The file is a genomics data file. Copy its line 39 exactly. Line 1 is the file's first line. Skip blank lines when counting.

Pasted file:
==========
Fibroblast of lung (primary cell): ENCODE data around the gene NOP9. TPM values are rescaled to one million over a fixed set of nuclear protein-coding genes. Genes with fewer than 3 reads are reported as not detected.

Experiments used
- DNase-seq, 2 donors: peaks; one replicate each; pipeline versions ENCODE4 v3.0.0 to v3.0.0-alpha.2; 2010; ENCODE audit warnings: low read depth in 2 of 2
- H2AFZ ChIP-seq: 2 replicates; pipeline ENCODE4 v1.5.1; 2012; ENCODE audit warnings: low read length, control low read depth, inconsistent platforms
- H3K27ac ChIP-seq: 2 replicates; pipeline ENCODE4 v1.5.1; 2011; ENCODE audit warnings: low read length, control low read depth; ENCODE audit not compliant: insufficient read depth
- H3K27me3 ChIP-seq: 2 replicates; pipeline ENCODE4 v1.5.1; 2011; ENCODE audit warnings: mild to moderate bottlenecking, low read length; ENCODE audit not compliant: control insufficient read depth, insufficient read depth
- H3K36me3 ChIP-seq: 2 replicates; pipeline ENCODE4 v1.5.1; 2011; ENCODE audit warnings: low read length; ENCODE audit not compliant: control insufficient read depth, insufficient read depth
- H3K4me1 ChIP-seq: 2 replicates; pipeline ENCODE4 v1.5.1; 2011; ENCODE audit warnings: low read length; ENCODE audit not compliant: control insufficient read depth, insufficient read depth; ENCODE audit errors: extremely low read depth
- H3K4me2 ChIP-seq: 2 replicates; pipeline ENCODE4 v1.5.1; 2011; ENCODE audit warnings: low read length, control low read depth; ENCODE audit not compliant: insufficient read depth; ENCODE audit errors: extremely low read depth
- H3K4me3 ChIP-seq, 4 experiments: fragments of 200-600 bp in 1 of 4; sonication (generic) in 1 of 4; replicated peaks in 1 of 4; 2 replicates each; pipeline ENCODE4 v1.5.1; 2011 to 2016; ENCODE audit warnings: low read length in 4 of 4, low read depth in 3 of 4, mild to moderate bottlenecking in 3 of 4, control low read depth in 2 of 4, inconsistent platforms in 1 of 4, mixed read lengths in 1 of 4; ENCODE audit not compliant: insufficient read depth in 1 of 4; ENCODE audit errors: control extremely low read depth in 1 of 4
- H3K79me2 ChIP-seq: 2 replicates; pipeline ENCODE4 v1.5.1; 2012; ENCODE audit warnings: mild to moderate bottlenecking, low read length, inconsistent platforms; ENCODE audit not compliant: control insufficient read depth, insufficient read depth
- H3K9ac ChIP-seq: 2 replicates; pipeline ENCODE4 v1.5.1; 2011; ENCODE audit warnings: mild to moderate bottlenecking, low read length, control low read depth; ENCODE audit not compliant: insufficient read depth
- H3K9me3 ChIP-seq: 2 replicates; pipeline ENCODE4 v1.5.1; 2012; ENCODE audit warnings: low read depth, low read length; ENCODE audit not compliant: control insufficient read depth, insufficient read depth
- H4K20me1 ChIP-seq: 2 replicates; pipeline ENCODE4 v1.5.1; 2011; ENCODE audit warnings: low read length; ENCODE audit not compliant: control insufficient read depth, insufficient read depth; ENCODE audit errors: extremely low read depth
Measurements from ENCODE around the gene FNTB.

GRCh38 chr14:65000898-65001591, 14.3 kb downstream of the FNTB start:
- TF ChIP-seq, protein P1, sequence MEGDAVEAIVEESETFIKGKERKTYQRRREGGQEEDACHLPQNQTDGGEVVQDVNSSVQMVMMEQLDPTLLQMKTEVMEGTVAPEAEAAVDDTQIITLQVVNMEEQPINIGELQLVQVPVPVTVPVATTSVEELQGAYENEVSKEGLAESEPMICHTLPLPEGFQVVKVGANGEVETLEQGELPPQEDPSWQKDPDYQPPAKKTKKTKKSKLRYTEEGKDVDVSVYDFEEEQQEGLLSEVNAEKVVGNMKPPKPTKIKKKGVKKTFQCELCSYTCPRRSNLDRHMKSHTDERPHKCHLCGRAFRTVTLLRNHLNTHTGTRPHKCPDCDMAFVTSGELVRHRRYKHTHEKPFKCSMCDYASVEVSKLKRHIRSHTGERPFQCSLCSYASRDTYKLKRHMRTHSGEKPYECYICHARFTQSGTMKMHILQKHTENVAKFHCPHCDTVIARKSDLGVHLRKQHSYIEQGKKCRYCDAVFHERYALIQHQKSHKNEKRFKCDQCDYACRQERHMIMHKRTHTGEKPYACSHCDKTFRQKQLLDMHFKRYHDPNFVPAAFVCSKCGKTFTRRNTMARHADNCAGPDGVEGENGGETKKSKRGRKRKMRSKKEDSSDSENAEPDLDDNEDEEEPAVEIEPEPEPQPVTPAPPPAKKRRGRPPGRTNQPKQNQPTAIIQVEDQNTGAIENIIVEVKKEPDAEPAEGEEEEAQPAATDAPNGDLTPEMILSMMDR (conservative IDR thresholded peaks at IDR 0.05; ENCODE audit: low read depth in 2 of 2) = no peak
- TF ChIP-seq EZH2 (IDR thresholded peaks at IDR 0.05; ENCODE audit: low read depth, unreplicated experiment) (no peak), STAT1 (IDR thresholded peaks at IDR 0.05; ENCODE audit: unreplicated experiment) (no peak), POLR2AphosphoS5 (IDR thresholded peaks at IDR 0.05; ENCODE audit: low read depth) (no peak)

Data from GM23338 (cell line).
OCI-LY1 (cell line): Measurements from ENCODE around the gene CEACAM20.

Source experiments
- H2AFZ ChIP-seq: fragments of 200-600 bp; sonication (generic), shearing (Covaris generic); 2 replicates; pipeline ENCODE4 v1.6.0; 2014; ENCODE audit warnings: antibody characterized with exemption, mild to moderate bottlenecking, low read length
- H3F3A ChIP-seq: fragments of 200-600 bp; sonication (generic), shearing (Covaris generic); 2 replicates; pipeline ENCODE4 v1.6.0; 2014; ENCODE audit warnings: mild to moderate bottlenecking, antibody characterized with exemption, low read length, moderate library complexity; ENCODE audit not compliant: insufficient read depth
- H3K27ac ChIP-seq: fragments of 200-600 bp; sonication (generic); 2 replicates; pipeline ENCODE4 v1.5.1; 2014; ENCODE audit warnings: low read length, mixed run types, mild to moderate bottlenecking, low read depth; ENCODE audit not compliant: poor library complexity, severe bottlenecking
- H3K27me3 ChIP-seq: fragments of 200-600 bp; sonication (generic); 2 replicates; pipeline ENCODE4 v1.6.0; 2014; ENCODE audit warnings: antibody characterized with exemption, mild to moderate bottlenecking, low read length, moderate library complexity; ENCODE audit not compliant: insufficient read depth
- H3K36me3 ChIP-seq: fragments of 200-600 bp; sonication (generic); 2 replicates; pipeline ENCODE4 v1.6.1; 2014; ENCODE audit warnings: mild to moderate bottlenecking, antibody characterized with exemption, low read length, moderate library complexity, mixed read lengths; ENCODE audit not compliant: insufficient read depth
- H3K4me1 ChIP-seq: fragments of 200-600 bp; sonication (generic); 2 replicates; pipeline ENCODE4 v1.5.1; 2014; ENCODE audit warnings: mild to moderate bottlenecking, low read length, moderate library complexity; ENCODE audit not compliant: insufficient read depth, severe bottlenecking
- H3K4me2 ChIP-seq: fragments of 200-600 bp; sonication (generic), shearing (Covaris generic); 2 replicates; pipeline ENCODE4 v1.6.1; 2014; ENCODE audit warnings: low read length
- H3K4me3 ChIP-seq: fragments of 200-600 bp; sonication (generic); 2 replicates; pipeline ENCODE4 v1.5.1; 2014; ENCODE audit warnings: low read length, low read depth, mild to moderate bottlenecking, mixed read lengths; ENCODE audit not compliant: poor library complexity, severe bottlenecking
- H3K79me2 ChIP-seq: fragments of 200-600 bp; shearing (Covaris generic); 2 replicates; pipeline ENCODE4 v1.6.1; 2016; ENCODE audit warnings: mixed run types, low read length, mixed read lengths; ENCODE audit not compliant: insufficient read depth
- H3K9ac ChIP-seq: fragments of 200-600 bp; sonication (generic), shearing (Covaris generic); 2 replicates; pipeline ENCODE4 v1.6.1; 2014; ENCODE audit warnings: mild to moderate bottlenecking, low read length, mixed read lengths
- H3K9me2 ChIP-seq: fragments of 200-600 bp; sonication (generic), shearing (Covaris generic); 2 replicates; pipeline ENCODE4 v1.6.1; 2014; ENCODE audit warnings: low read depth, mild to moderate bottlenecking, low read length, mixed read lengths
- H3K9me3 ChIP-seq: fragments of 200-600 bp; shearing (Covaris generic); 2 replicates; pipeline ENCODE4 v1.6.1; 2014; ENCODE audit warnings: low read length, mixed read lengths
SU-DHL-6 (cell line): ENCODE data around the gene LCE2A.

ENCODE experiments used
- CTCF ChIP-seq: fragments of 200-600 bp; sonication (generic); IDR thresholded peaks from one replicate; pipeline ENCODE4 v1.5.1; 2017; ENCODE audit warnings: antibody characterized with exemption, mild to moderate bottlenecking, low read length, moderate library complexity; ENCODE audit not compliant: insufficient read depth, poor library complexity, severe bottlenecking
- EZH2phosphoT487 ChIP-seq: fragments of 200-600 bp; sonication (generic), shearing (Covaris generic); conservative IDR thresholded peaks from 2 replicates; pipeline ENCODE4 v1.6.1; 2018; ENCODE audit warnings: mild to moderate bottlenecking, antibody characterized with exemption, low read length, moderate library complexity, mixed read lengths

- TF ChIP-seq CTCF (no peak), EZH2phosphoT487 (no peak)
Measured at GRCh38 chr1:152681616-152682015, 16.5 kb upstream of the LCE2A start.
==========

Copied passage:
Measured at GRCh38 chr1:152681616-152682015, 16.5 kb upstream of the LCE2A start.